U.S. Accuses Wells Fargo of Mortgage Fraud in FHA-Backed Loans

Wells Fargo defrauded the Federal Housing Administration for more than 10 years, forcing the FHA to pay hundreds of millions of dollars in insurance claims on mortgages that defaulted, U.S. officials claim in a civil suit seeking damages and penalties.
Placing “profits over people,” Wellls Fargo failed to properly underwrite more than 100,000 loans it certified to be eligible for FHA insurance under the Director Endorsement Lender program, officials allege.
The nation’s top mortgage lender, San Francisco-based Wells Fargo also failed to notify the U.S. housing officials that run the program despite knowing about the problem loans, the suit alleges.
The U.S. Attorney’s Office in Manhattan, which filed the suit, said it will seek “hundreds of millions of dollars in damages.”
“Wells Fargo has been a valued participant in the FHA-mortgage lending program,” said Helen Kanovsky, general counsel to the Department of Housing and Urban Development (HUD), which administers the FHA program. “Unfortunately, as alleged in the government’s complaint, there was a time when Wells Fargo placed profits over people, corporate results over corporate integrity, and did not consider the effect its actions would have on the FHA program as well as the overall economy.”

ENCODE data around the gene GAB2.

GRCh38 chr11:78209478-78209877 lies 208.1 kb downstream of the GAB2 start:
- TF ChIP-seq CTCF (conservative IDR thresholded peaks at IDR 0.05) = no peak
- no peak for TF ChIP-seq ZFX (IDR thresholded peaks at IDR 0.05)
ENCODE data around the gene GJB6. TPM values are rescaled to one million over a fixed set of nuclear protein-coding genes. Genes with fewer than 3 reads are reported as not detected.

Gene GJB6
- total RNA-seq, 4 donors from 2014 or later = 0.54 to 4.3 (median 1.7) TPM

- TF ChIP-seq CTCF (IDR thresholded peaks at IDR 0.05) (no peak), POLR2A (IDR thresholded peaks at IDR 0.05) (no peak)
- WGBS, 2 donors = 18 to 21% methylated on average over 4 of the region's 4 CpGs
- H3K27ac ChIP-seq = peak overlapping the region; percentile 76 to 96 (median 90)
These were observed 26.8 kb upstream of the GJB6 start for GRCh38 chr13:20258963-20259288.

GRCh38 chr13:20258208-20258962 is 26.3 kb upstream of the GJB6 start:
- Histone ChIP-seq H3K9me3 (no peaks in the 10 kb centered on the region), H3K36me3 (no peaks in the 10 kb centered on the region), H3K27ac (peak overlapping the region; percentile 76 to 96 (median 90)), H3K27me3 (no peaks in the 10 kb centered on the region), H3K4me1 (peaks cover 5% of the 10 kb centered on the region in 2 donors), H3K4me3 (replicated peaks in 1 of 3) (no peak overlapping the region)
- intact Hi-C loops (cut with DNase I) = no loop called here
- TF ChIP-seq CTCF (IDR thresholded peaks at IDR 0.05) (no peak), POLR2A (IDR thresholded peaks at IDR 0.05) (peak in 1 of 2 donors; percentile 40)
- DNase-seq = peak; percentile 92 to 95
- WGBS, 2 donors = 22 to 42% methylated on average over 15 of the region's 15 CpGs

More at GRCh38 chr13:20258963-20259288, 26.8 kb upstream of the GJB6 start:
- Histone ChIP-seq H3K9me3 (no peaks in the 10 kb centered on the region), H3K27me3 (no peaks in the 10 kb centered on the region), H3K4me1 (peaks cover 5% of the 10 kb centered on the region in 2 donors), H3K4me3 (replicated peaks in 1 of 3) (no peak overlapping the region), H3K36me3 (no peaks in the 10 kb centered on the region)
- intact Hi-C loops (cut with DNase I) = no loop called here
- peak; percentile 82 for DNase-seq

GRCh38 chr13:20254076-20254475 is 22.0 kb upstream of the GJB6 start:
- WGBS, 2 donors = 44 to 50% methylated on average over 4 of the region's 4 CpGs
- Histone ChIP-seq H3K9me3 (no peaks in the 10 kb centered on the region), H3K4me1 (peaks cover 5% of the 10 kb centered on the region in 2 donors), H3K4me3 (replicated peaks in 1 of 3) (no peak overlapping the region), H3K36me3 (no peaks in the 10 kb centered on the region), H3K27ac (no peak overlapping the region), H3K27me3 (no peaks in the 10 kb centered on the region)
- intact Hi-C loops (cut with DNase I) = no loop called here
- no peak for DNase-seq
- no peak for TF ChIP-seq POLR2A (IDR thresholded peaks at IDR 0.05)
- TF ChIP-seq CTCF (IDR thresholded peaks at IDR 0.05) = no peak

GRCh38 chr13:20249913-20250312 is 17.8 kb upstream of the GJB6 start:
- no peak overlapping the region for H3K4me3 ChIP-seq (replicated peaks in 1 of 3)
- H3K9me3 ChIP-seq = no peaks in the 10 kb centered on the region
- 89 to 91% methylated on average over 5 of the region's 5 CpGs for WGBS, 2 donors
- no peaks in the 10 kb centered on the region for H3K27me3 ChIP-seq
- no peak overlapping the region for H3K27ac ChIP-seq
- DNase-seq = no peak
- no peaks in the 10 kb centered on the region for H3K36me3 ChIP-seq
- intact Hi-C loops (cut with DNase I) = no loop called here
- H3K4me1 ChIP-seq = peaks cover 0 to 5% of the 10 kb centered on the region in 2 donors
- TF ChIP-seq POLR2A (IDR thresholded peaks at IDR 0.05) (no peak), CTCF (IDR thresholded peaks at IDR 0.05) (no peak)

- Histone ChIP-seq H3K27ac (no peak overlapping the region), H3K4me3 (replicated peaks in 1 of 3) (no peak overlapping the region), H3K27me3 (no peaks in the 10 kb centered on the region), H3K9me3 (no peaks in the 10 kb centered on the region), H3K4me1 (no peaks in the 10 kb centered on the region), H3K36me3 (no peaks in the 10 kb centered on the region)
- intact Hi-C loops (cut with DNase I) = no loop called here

Wells Fargo denied the allegations in the lawsuit. The lender said it complied with federal regulations.
“Many of the issues in the lawsuit had been previously addressed with HUD,” Wells Fargo said in an emailed statement.
“Wells Fargo is the leading FHA lender and has acted as a prudent and responsible lender with FHA delinquency rates that have been as low as half the industry average.
The FHA provides mortgage insurance on loans made by FHA-approved lenders throughout the United States. It also helps make homeownership affordable to first-time homebuyers and lower-income families.
The FHA’s insurance fund has been vastly depleted since the housing market collapse, raising concerns that the agency would require its own bailout by taxpayers.
Lenders under the Direct Endorsement Lender program are required to follow program rules to ensure proper  underwriting and certifying of mortgages for FHA insurance, a
The quality controls required include conducting a full review of all loans that go into default within the first six payments (“early payment defaults”); taking prompt and adequate corrective action upon discovery of fraud or serious underwriting problems; and disclosing to HUD, within 60 days of initial discovery, all loans containing evidence of fraud or other serious underwriting problems.
The suit claims Wells Fargo failed to comply with all three of these basic requirements.

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